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Restor Neurol Neurosci. 2007;25(3-4):323-34.

Congenital amusia: an auditory-motor feedback disorder?

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Department of Neurology, Music and Neuroimaging Laboratory, Beth Israel Deaconess Medical Center and Harvard Medical School, 330 Brookline Avenue, Boston, MA 02215, USA.



Congenital amusia (tone deafness) is a disorder in which those affected typically complain of or are identified by their inability to sing in tune. A psychophysical and possibly surrogate marker of this condition is the inability to recognize deviations in pitch that are one semitone (100 cents) or less. The aim of our study was to identify candidate brain regions that might be associated with this disorder.


We used Voxel-Based-Morphometry (VBM) to correlate performance on a commonly used assessment tool, the Montreal Battery for the Evaluation of Amusia (MBEA), with local inter-individual variations in gray matter volumes across a large group of individuals (n=51) to identify brain regions potentially involved in the expression of this disorder.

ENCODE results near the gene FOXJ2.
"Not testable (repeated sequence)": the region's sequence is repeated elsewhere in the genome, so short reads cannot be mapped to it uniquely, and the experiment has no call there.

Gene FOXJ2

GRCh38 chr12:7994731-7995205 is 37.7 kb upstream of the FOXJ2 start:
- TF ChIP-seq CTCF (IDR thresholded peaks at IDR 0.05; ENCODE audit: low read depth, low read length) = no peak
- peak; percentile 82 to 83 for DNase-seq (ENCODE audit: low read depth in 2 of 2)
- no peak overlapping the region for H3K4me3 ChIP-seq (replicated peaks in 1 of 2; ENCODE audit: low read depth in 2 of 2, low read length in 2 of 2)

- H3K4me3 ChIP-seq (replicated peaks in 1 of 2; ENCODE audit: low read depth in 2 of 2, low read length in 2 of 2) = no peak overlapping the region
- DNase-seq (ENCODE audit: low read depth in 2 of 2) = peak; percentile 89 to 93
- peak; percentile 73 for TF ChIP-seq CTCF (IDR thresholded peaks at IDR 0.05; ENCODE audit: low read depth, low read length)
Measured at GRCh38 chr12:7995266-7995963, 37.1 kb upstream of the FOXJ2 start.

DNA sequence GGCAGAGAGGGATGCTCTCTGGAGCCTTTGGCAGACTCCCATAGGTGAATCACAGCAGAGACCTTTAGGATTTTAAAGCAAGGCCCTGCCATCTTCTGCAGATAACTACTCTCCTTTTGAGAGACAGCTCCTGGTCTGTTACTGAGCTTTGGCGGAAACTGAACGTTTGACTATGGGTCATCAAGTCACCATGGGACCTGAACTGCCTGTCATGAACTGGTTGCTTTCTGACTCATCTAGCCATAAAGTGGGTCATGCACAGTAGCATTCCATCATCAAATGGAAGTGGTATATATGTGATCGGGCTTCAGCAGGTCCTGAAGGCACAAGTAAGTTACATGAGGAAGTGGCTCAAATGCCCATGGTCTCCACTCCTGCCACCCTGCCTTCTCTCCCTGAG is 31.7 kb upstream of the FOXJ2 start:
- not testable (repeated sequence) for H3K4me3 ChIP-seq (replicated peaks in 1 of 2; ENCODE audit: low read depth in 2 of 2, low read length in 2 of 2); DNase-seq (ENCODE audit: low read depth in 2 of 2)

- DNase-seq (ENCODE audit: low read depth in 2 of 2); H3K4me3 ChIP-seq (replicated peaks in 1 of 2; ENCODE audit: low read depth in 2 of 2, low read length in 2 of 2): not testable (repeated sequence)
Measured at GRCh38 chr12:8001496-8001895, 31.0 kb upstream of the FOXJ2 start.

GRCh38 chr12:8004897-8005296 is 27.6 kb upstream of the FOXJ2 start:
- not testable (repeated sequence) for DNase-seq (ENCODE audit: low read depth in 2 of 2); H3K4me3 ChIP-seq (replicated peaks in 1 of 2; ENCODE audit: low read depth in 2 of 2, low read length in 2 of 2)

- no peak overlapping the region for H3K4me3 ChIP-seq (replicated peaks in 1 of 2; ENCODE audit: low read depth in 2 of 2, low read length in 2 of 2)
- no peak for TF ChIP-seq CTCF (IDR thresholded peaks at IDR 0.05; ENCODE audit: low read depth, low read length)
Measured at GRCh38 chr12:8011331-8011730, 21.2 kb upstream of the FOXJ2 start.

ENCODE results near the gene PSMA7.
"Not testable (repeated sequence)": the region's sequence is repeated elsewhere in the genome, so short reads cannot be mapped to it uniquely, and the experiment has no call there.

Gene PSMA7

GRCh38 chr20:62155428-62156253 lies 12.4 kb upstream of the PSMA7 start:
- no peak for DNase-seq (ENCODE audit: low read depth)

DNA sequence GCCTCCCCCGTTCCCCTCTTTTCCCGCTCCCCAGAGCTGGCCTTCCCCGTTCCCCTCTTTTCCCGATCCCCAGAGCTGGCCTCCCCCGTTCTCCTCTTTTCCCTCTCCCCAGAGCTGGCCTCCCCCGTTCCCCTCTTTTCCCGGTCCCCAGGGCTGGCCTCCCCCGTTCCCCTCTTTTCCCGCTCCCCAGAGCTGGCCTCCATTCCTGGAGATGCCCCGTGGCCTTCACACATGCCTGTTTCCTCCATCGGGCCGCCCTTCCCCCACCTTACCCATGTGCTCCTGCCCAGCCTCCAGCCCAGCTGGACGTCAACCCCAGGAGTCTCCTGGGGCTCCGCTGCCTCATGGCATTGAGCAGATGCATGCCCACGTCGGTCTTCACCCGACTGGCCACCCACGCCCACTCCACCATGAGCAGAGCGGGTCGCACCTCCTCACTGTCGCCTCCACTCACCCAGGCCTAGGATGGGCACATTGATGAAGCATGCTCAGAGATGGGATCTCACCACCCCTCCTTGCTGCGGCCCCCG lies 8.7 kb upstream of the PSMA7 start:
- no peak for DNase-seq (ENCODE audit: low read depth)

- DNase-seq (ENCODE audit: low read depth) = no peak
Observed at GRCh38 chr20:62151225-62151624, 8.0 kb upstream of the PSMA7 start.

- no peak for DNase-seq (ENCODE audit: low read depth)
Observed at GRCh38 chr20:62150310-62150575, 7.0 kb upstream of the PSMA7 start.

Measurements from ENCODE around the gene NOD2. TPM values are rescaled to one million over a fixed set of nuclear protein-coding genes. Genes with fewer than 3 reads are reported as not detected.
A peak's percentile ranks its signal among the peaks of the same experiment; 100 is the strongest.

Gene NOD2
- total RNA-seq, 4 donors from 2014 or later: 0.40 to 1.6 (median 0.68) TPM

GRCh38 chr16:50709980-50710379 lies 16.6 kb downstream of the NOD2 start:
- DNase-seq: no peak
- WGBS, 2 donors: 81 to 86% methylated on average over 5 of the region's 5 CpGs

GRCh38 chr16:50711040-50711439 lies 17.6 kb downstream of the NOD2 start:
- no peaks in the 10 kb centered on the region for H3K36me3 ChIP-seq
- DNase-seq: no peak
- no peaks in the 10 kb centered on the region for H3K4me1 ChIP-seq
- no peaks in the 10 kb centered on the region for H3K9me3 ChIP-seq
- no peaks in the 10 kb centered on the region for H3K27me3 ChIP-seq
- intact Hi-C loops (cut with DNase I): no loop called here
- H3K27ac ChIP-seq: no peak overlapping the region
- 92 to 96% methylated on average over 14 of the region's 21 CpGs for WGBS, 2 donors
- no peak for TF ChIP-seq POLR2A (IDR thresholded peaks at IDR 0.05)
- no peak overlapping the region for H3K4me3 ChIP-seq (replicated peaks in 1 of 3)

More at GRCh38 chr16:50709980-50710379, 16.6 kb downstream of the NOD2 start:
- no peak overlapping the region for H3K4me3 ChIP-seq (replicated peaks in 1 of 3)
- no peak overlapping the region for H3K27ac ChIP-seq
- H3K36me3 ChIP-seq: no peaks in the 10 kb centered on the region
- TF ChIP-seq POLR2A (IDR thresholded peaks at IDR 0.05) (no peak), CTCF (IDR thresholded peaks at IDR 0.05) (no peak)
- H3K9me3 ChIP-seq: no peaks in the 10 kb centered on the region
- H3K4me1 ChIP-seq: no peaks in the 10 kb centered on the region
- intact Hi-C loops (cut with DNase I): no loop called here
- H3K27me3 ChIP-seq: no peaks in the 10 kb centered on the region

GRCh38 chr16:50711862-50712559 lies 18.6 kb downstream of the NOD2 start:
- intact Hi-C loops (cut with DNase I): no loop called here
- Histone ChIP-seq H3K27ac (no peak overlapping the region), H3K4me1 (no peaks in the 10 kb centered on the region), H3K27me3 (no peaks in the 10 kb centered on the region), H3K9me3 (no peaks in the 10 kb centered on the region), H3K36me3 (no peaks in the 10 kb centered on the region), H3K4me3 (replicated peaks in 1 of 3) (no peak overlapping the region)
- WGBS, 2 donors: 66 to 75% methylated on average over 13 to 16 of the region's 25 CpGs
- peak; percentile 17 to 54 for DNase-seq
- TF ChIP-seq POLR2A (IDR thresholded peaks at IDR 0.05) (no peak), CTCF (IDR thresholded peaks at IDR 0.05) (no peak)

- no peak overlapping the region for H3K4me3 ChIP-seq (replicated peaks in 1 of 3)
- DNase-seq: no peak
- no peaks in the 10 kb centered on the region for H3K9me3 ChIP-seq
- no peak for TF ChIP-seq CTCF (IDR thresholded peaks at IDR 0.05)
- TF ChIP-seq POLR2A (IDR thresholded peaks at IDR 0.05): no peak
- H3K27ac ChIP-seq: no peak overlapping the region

The analysis across the entire brain space revealed significant covariations between performance on the MBEA and inter-individual gray matter volume variations in the left superior temporal sulcus (BA 22) and the left inferior frontal gyrus (BA 47). The regression analyses identified subregions within the inferior frontal gyrus, and inferior portion of BA47 that correlated with performance on melodic subtests, while gray matter volume variations in a more superior subregion of BA47 correlated with performance on rhythmic subtests.


Our analyses demonstrate the existence of a left fronto-temporal network that appears to be involved in the melodic and rhythmic discrimination skills measured by the MBEA battery. These regions could also be part of a network that enable subjects to map motor actions to sounds including a feedback loop that allows for correction of motor actions (i.e., singing) based on perceptual feedback. Thus, it is conceivable that individuals with congenital amusia, or the inability to sing in tune, may actually have an impairment of the auditory-motor feedback loop and/or auditory-motor mapping system.

[Indexed for MEDLINE]

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